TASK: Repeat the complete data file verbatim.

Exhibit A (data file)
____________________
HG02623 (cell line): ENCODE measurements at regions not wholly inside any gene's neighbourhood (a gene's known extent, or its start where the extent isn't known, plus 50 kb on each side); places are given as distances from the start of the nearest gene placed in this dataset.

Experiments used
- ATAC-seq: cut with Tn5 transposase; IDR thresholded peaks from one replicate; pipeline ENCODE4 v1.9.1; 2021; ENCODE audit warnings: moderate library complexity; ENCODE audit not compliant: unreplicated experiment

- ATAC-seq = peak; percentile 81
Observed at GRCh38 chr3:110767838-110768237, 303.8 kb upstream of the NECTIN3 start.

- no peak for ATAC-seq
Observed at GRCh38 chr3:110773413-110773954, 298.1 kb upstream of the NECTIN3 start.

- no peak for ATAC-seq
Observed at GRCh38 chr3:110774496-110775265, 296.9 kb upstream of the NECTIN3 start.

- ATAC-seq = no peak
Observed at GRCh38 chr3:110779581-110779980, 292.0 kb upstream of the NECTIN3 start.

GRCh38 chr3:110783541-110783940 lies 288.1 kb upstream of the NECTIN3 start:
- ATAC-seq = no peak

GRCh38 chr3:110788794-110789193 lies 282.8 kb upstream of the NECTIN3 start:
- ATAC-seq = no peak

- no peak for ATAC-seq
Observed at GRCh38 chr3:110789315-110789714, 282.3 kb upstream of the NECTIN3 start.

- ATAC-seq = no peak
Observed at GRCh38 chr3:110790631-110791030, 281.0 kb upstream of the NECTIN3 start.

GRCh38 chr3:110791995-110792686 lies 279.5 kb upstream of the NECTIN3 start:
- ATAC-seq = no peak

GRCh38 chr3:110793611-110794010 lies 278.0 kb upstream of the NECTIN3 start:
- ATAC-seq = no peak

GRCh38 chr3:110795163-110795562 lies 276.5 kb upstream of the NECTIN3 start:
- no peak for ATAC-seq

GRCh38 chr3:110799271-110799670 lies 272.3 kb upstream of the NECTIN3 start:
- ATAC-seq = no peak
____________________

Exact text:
HG02623 (cell line): ENCODE measurements at regions not wholly inside any gene's neighbourhood (a gene's known extent, or its start where the extent isn't known, plus 50 kb on each side); places are given as distances from the start of the nearest gene placed in this dataset.

Experiments used
- ATAC-seq: cut with Tn5 transposase; IDR thresholded peaks from one replicate; pipeline ENCODE4 v1.9.1; 2021; ENCODE audit warnings: moderate library complexity; ENCODE audit not compliant: unreplicated experiment

- ATAC-seq = peak; percentile 81
Observed at GRCh38 chr3:110767838-110768237, 303.8 kb upstream of the NECTIN3 start.

- no peak for ATAC-seq
Observed at GRCh38 chr3:110773413-110773954, 298.1 kb upstream of the NECTIN3 start.

- no peak for ATAC-seq
Observed at GRCh38 chr3:110774496-110775265, 296.9 kb upstream of the NECTIN3 start.

- ATAC-seq = no peak
Observed at GRCh38 chr3:110779581-110779980, 292.0 kb upstream of the NECTIN3 start.

GRCh38 chr3:110783541-110783940 lies 288.1 kb upstream of the NECTIN3 start:
- ATAC-seq = no peak

GRCh38 chr3:110788794-110789193 lies 282.8 kb upstream of the NECTIN3 start:
- ATAC-seq = no peak

- no peak for ATAC-seq
Observed at GRCh38 chr3:110789315-110789714, 282.3 kb upstream of the NECTIN3 start.

- ATAC-seq = no peak
Observed at GRCh38 chr3:110790631-110791030, 281.0 kb upstream of the NECTIN3 start.

GRCh38 chr3:110791995-110792686 lies 279.5 kb upstream of the NECTIN3 start:
- ATAC-seq = no peak

GRCh38 chr3:110793611-110794010 lies 278.0 kb upstream of the NECTIN3 start:
- ATAC-seq = no peak

GRCh38 chr3:110795163-110795562 lies 276.5 kb upstream of the NECTIN3 start:
- no peak for ATAC-seq

GRCh38 chr3:110799271-110799670 lies 272.3 kb upstream of the NECTIN3 start:
- ATAC-seq = no peak